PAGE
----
On the street where you live …

I had three names for my personal journals. Ramblings was one, Mad Mother From Brooklyn was the second and Hello Friend, the third.

I’d like to share a piece I wrote to myself in my third journal. I was pretending to write an imaginary audience. Yes, I have been practicing talking to an audience since I accepted my first Academy Award in second grade.

I’d love for you to play along with this one:

Hello Friend! 

What I want to know is where you came from. So tell me … where was the street where you lived? Was it in an urban sprawl with kids happily running in and out of traffic or jumping over fire hydrants? Did you play Johnny on the Pony? Or was it one of the many suburbs of the urban sprawl?  

Sunset Park Brooklyn

Did you live in a back woods area in the mountains, or on a river bank, was it an isolated farm or a small town along the main highway? Did you and your friends sneak out and ride your bikes to a forbidden quarry or local lake to skinny dip? In rural Kansas or high in the mountains of Idaho or Montana; or on the banks of the great Mississippi! 

Sawtooth Mountains, Idaho

I want to see and smell and feel how it was to grow up on the street where you lived.  Think about your childhood and capture one moment … one moment when the curtain moved and you saw how great this crazy life can be! 

Looking back to
Go forward with,



 Click on the photographs for beautiful sights in Brooklyn's Sunset Park
 and the Sawtooth mountains of Idaho.


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6 responses to “On the street where you live …

  1. laradunning

    I lived on Sun Valley Road in Naperville, Ill. A quite suburb about 30 minutes drive from Chicago. In winter my mother would wrap me in a warm jacket, plop a hat on my head, tie my mittens on and send me out the door, off to explore the snow drifts that would surround our house. I would climb Mt. Everest or search for Yeti’s. When my toes became to cold and my fingers numb I would enter into the warmth of our home. Smiling to myself I would think of my next adventure while eating cottage cheese and ritz crackers.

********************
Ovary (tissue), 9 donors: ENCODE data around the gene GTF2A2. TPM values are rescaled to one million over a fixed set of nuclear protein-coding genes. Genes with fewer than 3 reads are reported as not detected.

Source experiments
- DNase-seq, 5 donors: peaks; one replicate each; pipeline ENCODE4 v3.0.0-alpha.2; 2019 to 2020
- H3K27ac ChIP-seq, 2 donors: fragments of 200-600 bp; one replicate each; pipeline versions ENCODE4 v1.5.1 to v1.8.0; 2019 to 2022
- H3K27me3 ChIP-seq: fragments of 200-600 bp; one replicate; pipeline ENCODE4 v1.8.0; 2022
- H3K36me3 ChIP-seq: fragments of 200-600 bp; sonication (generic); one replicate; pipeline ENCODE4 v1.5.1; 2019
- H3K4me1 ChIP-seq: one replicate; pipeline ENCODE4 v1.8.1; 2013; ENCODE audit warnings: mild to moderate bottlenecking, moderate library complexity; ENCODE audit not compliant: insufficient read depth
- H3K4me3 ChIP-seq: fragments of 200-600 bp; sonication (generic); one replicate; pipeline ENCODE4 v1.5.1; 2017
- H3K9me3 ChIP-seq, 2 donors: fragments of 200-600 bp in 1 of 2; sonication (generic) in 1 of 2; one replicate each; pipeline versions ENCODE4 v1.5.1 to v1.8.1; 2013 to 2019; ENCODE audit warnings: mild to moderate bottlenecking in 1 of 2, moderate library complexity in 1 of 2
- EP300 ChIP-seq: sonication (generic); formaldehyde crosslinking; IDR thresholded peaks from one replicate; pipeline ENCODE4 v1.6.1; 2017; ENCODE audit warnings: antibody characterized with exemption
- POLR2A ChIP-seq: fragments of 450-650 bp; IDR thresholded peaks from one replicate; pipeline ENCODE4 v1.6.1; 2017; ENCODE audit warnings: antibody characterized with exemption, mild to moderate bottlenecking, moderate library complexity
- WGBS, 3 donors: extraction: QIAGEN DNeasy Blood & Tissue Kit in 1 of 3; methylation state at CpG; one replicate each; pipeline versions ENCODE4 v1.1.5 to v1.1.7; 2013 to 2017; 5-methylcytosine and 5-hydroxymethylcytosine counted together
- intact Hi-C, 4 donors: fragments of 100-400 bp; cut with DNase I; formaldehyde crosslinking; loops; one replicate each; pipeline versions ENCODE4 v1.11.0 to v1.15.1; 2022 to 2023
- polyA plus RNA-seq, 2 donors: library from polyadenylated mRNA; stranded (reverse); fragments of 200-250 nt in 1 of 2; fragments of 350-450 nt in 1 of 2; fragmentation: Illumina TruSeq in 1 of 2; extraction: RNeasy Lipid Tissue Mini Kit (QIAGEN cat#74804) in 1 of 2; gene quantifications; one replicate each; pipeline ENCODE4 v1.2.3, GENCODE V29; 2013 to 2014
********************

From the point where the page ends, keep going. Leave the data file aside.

2. Laura, that is such a wonderful memory. What a beautiful place to grow up.

    Thanks for stopping by. Have a great day 🙂


  3. I lived on an idyllic, maple-lined street in a beautiful New England college town. It had white clapboard houses with manicured lawns, front porches and kids playing baseball in the summer streets.

    And a friendly neighborhood child molestor. He was a rabid anti-Communist who threatened all of us kids with turning our parents over to McCarthy’s HUAC if we told. He said all college professors were “Communists and fairies” and our parents would “fry like the Rosenbergs” if we didn’t let him rape us.

    He taught me everything I’ve ever needed to know about the political right.


  4. There are vermin everywhere preying on little innocents. The best revenge is not just to survive them, but to rise above in spite of them. This you have done well.

    In spite of the neighbor, it sounds like a beautiful place.

    Thanks, Anne. I always love when you visit.


  5. I had a fabulous childhood on a leafy street in Portland, Oregon, not far from where I now live. Everyone always says that people with bad childhoods make the best writers, but too bad–I loved growing up in Portland before it was hip. We lived outside all summer, took long road trips to see relatives in California and Seattle, and spent hours acting out beauty pageants (very un-PC). By the way, Sun Valley, in the Sawtooths, is one of my favorite places on earth!


  6. Thanks so much Charlotte, it is indeed a myth that the only good writing comes from struggle.

    Where you grew up sounds so peaceful and scenic. I’m glad I chose the Sawtooth mountains, not even knowing anyone but one friend was familiar.

    Portland, Oregon is also becoming or already is, the book capital of the country. One of the women in my book club has a daughter who lives there and she loves to spend days on end in the many book stores there.

    I have never been, but when people tell me about where they lived, I can imagine what it must be like.

    I enjoy Wordstrumpet. I think I found you and your site on RWA-WF chapter. Thanks again for taking the time to tell me about “the street where you live.”


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